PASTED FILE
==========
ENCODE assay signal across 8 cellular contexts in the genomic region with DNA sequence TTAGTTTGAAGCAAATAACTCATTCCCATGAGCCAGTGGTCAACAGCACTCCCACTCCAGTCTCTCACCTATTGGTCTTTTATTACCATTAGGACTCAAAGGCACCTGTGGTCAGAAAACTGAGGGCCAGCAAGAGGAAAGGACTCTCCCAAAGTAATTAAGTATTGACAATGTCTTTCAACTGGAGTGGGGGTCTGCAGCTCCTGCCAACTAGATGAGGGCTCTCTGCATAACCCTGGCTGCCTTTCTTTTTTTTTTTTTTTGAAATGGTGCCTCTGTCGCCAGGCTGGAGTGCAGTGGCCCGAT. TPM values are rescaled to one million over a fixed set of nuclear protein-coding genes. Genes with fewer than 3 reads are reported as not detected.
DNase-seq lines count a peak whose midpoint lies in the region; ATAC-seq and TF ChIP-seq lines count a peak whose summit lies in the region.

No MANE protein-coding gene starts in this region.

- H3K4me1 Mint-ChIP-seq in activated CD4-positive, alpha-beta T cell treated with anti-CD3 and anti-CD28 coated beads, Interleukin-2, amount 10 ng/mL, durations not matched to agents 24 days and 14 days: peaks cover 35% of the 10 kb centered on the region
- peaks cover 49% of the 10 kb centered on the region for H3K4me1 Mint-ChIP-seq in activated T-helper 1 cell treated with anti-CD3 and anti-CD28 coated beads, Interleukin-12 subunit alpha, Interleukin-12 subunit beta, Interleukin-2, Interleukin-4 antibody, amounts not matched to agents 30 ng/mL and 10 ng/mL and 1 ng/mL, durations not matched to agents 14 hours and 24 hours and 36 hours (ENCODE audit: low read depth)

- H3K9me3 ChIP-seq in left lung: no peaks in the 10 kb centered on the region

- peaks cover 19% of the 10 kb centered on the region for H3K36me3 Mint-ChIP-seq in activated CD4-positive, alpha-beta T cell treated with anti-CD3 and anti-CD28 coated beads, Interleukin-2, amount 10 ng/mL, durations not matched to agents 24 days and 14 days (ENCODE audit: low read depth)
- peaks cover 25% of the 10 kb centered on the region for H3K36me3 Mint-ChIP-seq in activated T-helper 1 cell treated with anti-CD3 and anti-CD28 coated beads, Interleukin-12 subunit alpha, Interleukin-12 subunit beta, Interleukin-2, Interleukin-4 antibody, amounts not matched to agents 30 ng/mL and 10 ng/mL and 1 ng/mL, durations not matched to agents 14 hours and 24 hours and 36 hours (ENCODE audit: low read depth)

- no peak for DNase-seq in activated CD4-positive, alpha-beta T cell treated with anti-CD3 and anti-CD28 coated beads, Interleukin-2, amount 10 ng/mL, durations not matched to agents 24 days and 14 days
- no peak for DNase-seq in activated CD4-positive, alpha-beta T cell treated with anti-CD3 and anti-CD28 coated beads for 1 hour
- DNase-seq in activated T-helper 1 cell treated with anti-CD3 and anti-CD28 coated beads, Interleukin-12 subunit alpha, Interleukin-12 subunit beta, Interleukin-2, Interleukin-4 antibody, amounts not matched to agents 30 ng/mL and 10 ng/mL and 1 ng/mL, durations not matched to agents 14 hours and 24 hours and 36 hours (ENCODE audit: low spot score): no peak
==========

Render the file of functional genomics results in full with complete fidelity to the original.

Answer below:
ENCODE assay signal across 8 cellular contexts in the genomic region with DNA sequence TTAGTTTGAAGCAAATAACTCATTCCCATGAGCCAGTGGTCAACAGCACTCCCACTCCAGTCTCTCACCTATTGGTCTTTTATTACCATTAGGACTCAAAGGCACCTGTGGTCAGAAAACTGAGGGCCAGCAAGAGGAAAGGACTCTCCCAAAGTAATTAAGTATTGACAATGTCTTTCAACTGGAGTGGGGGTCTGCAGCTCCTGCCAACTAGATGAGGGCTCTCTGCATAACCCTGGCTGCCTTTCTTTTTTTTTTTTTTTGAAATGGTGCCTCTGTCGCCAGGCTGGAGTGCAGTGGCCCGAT. TPM values are rescaled to one million over a fixed set of nuclear protein-coding genes. Genes with fewer than 3 reads are reported as not detected.
DNase-seq lines count a peak whose midpoint lies in the region; ATAC-seq and TF ChIP-seq lines count a peak whose summit lies in the region.

No MANE protein-coding gene starts in this region.

- H3K4me1 Mint-ChIP-seq in activated CD4-positive, alpha-beta T cell treated with anti-CD3 and anti-CD28 coated beads, Interleukin-2, amount 10 ng/mL, durations not matched to agents 24 days and 14 days: peaks cover 35% of the 10 kb centered on the region
- peaks cover 49% of the 10 kb centered on the region for H3K4me1 Mint-ChIP-seq in activated T-helper 1 cell treated with anti-CD3 and anti-CD28 coated beads, Interleukin-12 subunit alpha, Interleukin-12 subunit beta, Interleukin-2, Interleukin-4 antibody, amounts not matched to agents 30 ng/mL and 10 ng/mL and 1 ng/mL, durations not matched to agents 14 hours and 24 hours and 36 hours (ENCODE audit: low read depth)

- H3K9me3 ChIP-seq in left lung: no peaks in the 10 kb centered on the region

- peaks cover 19% of the 10 kb centered on the region for H3K36me3 Mint-ChIP-seq in activated CD4-positive, alpha-beta T cell treated with anti-CD3 and anti-CD28 coated beads, Interleukin-2, amount 10 ng/mL, durations not matched to agents 24 days and 14 days (ENCODE audit: low read depth)
- peaks cover 25% of the 10 kb centered on the region for H3K36me3 Mint-ChIP-seq in activated T-helper 1 cell treated with anti-CD3 and anti-CD28 coated beads, Interleukin-12 subunit alpha, Interleukin-12 subunit beta, Interleukin-2, Interleukin-4 antibody, amounts not matched to agents 30 ng/mL and 10 ng/mL and 1 ng/mL, durations not matched to agents 14 hours and 24 hours and 36 hours (ENCODE audit: low read depth)

- no peak for DNase-seq in activated CD4-positive, alpha-beta T cell treated with anti-CD3 and anti-CD28 coated beads, Interleukin-2, amount 10 ng/mL, durations not matched to agents 24 days and 14 days
- no peak for DNase-seq in activated CD4-positive, alpha-beta T cell treated with anti-CD3 and anti-CD28 coated beads for 1 hour
- DNase-seq in activated T-helper 1 cell treated with anti-CD3 and anti-CD28 coated beads, Interleukin-12 subunit alpha, Interleukin-12 subunit beta, Interleukin-2, Interleukin-4 antibody, amounts not matched to agents 30 ng/mL and 10 ng/mL and 1 ng/mL, durations not matched to agents 14 hours and 24 hours and 36 hours (ENCODE audit: low spot score): no peak